BMJ: Day 8 – Create a Self-Appreciation Jar

I’m continuing to read and work through the guidelines in Beautiful You. Today’s recommendation is to begin a jar that can collect money on every self-deprecating thing that you can say about yourself. The idea is that every time you say something negative or destructive about yourself, you throw money into a jar. Then, when it is full, you rewards yourself with some treat or something.  Although I totally agree with the concept, this is a difficult thing for me to do, because it requires some sort of accountability I can’t seem to muster for myself. I know when I tried working through this book before, I made myself a sub-category in this online journal and called it “Appreciation Jar” and anytime I ranted in a post about one of Hilda’s visits, then I would write something positive about myself. Honestly, I can see pluses and minuses to either method. But, I am not feeling very engaged today and I would love to welcome some input from my readers.

So, I’ll ask all of you a question:

What are some ways I can counter-act negative thinking?

I’m looking for something creative to spark me into doing this and making myself accountable.

7 thoughts on “BMJ: Day 8 – Create a Self-Appreciation Jar

  1. Hmmmm, it seems I might end up be more self-deprecating JUST to get the reward! But that’s how my mind works. LOL As far as countering negative thinking, I would recommend you determine what would put a smile on your face first thing in the morning, and then make sure you can replicate it. Maybe it’s setting your alarm clock to your favorite song? Simple stuff to create a new habit.

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  2. On the occasions my mind gets like that, I just tell it to stop – that’s the simplest way to explain it. I know my head is about to go down the wrong street and I’ll either send the STOP command or if my head ain’t listening, whatever it’s bugging about, I’ll say to myself, “Yeah, well, not today. Not today.” I’ll ask myself, “Is there anything you can do about it?” and if the answer is no, then I’ll ask my traitorous brain, “Then why are we going there? Leave it alone!”

    I’ll even let it run through whatever’s making me feel negative but without really “paying attention” to it – then ask myself, “Are you done?” or I’ll tell myself, “Ain’t got time to be worried about that – find something else to think about already and something that I might be interested in.”

    It’s like I know my brain is gonna do this no matter how many happy thoughts I try to have at any given moment. Sometimes I’ll turn on my Xbox and play a game and especially one involving guns and explosions and challenging enough that I have to pay more attention to not getting wiped out than I am whatever my brain wants to worry about. I think it’s really about a shift in focus; you feel it coming on and I’ve had a lot of practice heading it off at the pass by thinking of something else or, simply, doing something, like cranking up my Apple Music app and listening to a song or two that’s calming and, specifically, since I’m a musician, one that has a degree of complication in the composition of the song or, as with the song I’m currently hooked on, it’s so simple and eloquent which also makes it complicated enough that I’m now thinking about being able to play all of the parts of the song (and I can really play most of them except the sax parts – just totally sucked trying to learn that instrument).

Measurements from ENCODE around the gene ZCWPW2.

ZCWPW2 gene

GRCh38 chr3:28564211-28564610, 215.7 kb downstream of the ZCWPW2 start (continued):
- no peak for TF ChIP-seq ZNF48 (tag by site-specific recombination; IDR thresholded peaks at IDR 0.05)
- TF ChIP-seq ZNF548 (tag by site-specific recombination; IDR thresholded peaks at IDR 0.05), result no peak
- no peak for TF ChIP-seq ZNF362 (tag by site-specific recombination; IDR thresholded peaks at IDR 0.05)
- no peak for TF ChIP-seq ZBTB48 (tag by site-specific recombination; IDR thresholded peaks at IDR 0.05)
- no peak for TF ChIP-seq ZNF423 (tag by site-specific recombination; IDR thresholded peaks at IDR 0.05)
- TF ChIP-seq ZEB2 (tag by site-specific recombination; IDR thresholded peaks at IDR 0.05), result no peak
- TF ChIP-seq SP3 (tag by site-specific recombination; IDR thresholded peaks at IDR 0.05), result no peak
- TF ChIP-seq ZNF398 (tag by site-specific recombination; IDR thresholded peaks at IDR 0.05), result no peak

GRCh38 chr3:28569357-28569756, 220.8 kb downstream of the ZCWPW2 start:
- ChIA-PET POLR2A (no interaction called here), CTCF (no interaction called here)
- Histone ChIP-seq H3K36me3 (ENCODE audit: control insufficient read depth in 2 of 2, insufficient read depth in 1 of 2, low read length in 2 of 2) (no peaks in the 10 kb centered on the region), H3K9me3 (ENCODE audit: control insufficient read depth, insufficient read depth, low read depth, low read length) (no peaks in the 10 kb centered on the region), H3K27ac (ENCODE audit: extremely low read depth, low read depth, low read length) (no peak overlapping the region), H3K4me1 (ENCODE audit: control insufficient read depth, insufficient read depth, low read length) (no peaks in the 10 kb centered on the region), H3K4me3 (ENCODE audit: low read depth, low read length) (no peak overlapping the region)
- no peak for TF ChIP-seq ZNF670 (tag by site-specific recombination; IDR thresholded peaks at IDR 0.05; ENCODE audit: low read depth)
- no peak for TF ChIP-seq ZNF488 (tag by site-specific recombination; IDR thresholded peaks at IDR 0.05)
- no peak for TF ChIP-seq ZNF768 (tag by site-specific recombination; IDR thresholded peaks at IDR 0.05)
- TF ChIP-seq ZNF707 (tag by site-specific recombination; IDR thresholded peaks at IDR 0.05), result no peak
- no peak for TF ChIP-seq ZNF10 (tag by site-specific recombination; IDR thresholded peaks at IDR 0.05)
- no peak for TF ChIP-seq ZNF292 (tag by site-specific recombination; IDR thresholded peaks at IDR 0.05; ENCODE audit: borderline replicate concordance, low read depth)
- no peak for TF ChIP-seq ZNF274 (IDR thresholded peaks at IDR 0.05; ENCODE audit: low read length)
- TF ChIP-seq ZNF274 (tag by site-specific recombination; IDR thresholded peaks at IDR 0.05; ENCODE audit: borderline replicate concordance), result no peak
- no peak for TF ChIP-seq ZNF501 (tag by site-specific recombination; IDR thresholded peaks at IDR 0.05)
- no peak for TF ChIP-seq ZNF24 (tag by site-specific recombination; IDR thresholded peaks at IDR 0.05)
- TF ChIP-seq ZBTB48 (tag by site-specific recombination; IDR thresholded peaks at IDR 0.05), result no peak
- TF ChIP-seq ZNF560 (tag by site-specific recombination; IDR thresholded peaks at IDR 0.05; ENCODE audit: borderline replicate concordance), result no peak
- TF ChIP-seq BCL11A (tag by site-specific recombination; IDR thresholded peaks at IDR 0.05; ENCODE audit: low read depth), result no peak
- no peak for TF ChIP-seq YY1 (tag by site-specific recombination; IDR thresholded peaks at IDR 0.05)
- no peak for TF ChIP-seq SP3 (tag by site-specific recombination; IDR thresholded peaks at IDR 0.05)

Now I’m “lost” in the music and the lyrics of the song and even the way the woman performs the vocals. FYI, the song is, “In Love With You” by Euge Groove – he used to play with Tower of Power back in the day. Any negativity can’t stand up against this song, its music and lyrics and feeling – not thinking about – the joy of what it means to be in love with someone and in its “purest” form. This song stays stuck in my head like you wouldn’t believe and I can’t remember the last time I had a “legit” negative thought that warranted some attention.

    Makes my asshole brain ask, “Hey… what was I thinking about?”

    Me: “Fuck if I know; I wasn’t paying attention. Now, be quiet – the song is starting again…”

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  3. Whenever I have a negative thought, I try to think of a replacement. For example, sometimes I get stuck thinking about those who are not supportive (like I wrote about), but now, I start to count the people who are supportive instead. You could do the same where you have a self-deprecating thought, but then think the opposite, even if you don’t believe it and say it out loud.

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